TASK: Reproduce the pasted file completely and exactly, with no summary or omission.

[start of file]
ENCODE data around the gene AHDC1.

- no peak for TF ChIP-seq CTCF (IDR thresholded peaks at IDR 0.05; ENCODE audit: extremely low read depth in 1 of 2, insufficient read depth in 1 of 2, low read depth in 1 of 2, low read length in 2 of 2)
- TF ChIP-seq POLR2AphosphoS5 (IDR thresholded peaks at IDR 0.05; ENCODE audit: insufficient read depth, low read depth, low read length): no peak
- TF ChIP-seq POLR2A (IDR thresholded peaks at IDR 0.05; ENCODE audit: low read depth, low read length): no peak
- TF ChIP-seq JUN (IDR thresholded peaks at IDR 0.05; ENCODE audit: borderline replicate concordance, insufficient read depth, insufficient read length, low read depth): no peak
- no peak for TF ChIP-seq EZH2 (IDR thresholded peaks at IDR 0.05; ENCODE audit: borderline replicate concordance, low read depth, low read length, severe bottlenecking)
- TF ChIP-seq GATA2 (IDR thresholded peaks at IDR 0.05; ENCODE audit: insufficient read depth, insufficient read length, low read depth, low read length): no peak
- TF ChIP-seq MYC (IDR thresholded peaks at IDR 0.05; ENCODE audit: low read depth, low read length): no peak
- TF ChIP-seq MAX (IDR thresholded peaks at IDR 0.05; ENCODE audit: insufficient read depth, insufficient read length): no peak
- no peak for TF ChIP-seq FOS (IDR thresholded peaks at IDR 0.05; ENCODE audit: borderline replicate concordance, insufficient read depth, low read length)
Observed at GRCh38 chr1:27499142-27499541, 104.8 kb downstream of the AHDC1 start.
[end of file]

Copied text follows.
ENCODE data around the gene AHDC1.

- no peak for TF ChIP-seq CTCF (IDR thresholded peaks at IDR 0.05; ENCODE audit: extremely low read depth in 1 of 2, insufficient read depth in 1 of 2, low read depth in 1 of 2, low read length in 2 of 2)
- TF ChIP-seq POLR2AphosphoS5 (IDR thresholded peaks at IDR 0.05; ENCODE audit: insufficient read depth, low read depth, low read length): no peak
- TF ChIP-seq POLR2A (IDR thresholded peaks at IDR 0.05; ENCODE audit: low read depth, low read length): no peak
- TF ChIP-seq JUN (IDR thresholded peaks at IDR 0.05; ENCODE audit: borderline replicate concordance, insufficient read depth, insufficient read length, low read depth): no peak
- no peak for TF ChIP-seq EZH2 (IDR thresholded peaks at IDR 0.05; ENCODE audit: borderline replicate concordance, low read depth, low read length, severe bottlenecking)
- TF ChIP-seq GATA2 (IDR thresholded peaks at IDR 0.05; ENCODE audit: insufficient read depth, insufficient read length, low read depth, low read length): no peak
- TF ChIP-seq MYC (IDR thresholded peaks at IDR 0.05; ENCODE audit: low read depth, low read length): no peak
- TF ChIP-seq MAX (IDR thresholded peaks at IDR 0.05; ENCODE audit: insufficient read depth, insufficient read length): no peak
- no peak for TF ChIP-seq FOS (IDR thresholded peaks at IDR 0.05; ENCODE audit: borderline replicate concordance, insufficient read depth, low read length)
Observed at GRCh38 chr1:27499142-27499541, 104.8 kb downstream of the AHDC1 start.